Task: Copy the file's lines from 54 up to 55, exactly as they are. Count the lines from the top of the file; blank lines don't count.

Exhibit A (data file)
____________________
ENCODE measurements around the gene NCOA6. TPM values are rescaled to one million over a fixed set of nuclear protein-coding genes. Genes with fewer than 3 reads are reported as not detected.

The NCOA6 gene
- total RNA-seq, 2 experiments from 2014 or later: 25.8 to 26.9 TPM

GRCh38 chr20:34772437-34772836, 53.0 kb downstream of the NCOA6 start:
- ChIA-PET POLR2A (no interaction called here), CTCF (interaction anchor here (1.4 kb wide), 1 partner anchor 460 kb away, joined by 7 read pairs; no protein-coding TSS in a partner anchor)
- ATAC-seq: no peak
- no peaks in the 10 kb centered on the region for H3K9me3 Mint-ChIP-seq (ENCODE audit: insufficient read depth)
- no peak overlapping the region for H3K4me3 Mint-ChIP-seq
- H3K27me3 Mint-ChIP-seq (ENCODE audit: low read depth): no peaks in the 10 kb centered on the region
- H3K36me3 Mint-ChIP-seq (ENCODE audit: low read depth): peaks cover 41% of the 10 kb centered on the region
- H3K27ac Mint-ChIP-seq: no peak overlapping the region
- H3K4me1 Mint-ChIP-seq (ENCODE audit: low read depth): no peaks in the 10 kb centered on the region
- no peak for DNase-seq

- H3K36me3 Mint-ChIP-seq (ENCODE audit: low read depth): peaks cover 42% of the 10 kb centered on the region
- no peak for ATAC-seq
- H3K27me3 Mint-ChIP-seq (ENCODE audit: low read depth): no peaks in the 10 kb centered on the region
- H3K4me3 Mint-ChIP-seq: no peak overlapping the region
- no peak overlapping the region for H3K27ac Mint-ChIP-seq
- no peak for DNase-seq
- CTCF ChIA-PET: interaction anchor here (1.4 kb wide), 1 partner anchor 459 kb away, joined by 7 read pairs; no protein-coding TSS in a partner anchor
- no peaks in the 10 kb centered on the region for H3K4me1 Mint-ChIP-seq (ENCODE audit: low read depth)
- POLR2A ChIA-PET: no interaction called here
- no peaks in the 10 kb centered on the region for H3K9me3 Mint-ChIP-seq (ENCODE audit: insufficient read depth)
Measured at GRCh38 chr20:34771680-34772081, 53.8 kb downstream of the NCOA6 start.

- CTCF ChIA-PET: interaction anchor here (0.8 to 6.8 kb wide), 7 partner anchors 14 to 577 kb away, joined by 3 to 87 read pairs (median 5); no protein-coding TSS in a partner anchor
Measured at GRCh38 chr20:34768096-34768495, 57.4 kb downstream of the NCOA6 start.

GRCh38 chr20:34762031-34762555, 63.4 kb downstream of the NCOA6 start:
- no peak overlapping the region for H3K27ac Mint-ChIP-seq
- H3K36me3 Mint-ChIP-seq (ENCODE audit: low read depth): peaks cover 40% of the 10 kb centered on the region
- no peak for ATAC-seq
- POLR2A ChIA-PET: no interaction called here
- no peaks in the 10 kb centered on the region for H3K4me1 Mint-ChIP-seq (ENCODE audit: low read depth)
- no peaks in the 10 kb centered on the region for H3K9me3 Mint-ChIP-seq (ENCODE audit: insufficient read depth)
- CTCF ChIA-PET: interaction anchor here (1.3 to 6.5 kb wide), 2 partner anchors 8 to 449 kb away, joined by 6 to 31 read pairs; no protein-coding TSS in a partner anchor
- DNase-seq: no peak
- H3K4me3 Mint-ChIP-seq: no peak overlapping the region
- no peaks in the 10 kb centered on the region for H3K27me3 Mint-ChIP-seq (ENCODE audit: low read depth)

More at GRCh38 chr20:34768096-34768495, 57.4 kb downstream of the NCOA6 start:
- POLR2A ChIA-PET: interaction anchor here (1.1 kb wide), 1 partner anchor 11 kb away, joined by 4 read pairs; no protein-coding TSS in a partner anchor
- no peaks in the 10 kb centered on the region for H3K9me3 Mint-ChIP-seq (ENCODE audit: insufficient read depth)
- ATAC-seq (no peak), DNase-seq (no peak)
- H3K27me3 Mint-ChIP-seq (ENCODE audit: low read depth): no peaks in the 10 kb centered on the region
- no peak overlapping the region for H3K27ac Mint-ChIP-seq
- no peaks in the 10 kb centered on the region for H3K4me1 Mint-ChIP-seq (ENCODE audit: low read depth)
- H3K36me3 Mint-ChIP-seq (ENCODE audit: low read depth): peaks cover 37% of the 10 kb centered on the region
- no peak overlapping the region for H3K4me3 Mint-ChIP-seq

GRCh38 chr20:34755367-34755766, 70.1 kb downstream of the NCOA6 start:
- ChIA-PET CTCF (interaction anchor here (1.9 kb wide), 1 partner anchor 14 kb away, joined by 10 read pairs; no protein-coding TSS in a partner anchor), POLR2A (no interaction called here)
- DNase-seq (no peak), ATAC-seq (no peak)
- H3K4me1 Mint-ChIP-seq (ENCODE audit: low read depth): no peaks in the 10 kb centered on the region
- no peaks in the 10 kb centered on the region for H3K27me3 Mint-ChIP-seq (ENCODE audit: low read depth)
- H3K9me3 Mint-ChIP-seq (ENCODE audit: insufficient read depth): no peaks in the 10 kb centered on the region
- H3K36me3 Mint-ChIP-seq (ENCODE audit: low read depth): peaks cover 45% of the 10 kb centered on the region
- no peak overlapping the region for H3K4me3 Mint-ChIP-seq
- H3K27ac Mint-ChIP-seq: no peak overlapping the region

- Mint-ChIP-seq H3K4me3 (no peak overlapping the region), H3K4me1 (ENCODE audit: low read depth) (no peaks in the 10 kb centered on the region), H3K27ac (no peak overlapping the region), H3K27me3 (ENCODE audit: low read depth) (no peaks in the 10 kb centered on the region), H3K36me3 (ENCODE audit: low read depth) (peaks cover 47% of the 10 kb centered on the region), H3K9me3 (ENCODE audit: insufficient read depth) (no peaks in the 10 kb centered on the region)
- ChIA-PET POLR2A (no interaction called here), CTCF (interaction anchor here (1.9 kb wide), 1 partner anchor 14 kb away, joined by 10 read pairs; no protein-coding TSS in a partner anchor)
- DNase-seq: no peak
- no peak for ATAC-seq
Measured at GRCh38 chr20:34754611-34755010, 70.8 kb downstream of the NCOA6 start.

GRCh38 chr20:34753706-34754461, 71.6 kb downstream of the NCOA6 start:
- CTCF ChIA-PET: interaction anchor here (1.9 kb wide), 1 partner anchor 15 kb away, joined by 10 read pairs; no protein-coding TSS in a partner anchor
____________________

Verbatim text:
- no peak overlapping the region for H3K4me3 Mint-ChIP-seq
- H3K27ac Mint-ChIP-seq: no peak overlapping the region